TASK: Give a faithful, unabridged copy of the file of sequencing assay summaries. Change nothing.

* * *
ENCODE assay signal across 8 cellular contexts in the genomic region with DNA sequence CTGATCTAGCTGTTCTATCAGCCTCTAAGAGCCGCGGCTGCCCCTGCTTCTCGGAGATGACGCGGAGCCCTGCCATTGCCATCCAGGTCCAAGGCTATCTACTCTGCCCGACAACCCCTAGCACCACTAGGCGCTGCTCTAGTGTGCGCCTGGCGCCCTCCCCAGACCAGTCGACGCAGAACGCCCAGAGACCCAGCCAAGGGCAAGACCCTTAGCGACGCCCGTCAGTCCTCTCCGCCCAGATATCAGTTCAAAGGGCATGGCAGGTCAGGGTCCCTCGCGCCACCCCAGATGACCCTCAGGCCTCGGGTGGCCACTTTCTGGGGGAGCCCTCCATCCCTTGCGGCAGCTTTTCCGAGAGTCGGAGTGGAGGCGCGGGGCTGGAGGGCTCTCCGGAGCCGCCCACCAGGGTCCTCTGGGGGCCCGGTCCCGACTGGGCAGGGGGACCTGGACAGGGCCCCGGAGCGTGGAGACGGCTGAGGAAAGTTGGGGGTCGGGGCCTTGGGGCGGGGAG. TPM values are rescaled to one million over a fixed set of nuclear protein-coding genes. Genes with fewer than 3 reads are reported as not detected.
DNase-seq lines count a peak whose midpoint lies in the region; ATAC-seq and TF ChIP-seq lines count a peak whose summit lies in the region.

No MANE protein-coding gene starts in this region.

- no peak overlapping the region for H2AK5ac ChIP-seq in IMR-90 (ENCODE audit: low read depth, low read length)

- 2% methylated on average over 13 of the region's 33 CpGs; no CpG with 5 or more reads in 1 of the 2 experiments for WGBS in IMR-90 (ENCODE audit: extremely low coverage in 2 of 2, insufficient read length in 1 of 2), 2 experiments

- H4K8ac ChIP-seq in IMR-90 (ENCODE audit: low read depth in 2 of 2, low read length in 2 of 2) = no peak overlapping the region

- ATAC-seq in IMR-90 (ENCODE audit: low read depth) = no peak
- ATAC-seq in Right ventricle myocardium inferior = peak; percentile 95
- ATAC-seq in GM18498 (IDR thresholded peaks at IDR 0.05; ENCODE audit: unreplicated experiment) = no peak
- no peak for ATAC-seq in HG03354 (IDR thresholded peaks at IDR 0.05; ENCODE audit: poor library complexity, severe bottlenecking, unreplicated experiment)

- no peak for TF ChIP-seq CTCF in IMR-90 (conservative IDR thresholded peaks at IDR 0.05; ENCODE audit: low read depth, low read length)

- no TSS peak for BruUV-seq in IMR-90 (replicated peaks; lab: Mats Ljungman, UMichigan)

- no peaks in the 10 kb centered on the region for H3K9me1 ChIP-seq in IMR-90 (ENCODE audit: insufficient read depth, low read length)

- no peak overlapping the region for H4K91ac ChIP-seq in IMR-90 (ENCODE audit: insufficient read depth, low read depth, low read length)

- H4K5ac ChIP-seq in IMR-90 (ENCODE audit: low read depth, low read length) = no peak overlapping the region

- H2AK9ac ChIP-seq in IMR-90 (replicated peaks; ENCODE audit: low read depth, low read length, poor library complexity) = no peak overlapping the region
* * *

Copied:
ENCODE assay signal across 8 cellular contexts in the genomic region with DNA sequence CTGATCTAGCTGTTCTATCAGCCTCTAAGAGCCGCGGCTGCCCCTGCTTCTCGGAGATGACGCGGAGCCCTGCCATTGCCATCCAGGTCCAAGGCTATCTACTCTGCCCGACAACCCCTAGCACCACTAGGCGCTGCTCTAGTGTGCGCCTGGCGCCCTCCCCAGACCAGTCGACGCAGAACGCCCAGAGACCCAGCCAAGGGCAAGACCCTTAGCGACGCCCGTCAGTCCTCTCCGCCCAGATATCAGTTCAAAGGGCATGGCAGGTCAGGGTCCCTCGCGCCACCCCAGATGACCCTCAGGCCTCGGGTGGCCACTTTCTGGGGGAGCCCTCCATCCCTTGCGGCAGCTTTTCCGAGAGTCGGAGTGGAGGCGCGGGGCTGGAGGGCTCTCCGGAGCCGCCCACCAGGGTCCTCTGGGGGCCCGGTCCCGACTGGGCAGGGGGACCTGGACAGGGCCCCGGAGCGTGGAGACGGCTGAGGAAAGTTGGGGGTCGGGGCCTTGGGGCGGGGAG. TPM values are rescaled to one million over a fixed set of nuclear protein-coding genes. Genes with fewer than 3 reads are reported as not detected.
DNase-seq lines count a peak whose midpoint lies in the region; ATAC-seq and TF ChIP-seq lines count a peak whose summit lies in the region.

No MANE protein-coding gene starts in this region.

- no peak overlapping the region for H2AK5ac ChIP-seq in IMR-90 (ENCODE audit: low read depth, low read length)

- 2% methylated on average over 13 of the region's 33 CpGs; no CpG with 5 or more reads in 1 of the 2 experiments for WGBS in IMR-90 (ENCODE audit: extremely low coverage in 2 of 2, insufficient read length in 1 of 2), 2 experiments

- H4K8ac ChIP-seq in IMR-90 (ENCODE audit: low read depth in 2 of 2, low read length in 2 of 2) = no peak overlapping the region

- ATAC-seq in IMR-90 (ENCODE audit: low read depth) = no peak
- ATAC-seq in Right ventricle myocardium inferior = peak; percentile 95
- ATAC-seq in GM18498 (IDR thresholded peaks at IDR 0.05; ENCODE audit: unreplicated experiment) = no peak
- no peak for ATAC-seq in HG03354 (IDR thresholded peaks at IDR 0.05; ENCODE audit: poor library complexity, severe bottlenecking, unreplicated experiment)

- no peak for TF ChIP-seq CTCF in IMR-90 (conservative IDR thresholded peaks at IDR 0.05; ENCODE audit: low read depth, low read length)

- no TSS peak for BruUV-seq in IMR-90 (replicated peaks; lab: Mats Ljungman, UMichigan)

- no peaks in the 10 kb centered on the region for H3K9me1 ChIP-seq in IMR-90 (ENCODE audit: insufficient read depth, low read length)

- no peak overlapping the region for H4K91ac ChIP-seq in IMR-90 (ENCODE audit: insufficient read depth, low read depth, low read length)

- H4K5ac ChIP-seq in IMR-90 (ENCODE audit: low read depth, low read length) = no peak overlapping the region

- H2AK9ac ChIP-seq in IMR-90 (replicated peaks; ENCODE audit: low read depth, low read length, poor library complexity) = no peak overlapping the region